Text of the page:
A vented front end cap will be available soon and, as you’ve guessed, it will vent those outer flow gases right out the front of the suppressor. This sort of lower backpressure, “flow-through” suppressor style may be preferable on a semi-automatic firearm where gas and noise out the ejection port is every bit as much of a concern as it is from the muzzle.

Jeremy S. for TTAG

In fact, allowing more pressure venting at the muzzle of a suppressed, semi-automatic firearm will often decrease the volume level experienced at the shooter’s ears, even though it will increase the volume level at the muzzle of the gun. On a manual action firearm, however, the solid end cap is almost certainly going to provide more sound suppression everywhere.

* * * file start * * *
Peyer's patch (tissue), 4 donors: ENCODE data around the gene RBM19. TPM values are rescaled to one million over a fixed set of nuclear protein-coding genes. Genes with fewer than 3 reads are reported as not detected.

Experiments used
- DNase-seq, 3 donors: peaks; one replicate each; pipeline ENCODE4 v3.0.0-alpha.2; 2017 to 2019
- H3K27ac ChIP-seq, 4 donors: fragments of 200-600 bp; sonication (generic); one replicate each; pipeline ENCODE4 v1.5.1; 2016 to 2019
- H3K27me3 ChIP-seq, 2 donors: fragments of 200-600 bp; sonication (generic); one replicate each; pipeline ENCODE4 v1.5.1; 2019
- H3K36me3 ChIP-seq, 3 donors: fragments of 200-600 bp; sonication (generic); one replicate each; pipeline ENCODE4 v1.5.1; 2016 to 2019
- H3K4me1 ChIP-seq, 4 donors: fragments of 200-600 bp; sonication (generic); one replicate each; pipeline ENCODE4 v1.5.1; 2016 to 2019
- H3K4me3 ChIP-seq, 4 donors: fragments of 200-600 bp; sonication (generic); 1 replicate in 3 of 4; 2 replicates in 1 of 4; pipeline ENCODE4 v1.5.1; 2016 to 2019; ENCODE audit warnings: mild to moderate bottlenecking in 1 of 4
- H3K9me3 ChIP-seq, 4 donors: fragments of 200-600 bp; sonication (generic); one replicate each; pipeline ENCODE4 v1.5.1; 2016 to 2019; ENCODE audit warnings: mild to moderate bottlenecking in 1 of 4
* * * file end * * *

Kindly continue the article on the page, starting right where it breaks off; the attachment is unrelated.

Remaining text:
Those radial holes hidden by the front cap of the Hyperion hint at the complicated geometry inside. The Hyperion’s coaxial outer flow path is similar to what’s seen in the cutaway drawing of CGS’s first DMLS suppressor, the Helios, seen above (and in this patent). A version of this has always existed within the Hyperion, but the 3D printing process has allowed for some cool new tricks and gas pathways to take form.

Perhaps the most critical feature — at least as far as I can tell and am aware of — is how the coaxial outer flow merges back with the main axial flow (the gas going down the bore) approximately halfway down the suppressor. I have no idea if the K maintains this merge feature at approximately the same ~halfway point along its length, or if it merges close to its front cap and is effectively identical to the full-size flavor up to that point in the printing process.

Jeremy S. for TTAG

A 12-inch 6.5 Creedmoor likely isn’t the intended host for the short little Hyperion K, but I figured why not throw it right into the deep end and see what it’s capable of on this Black Collar Arms Pork Sword Pistol.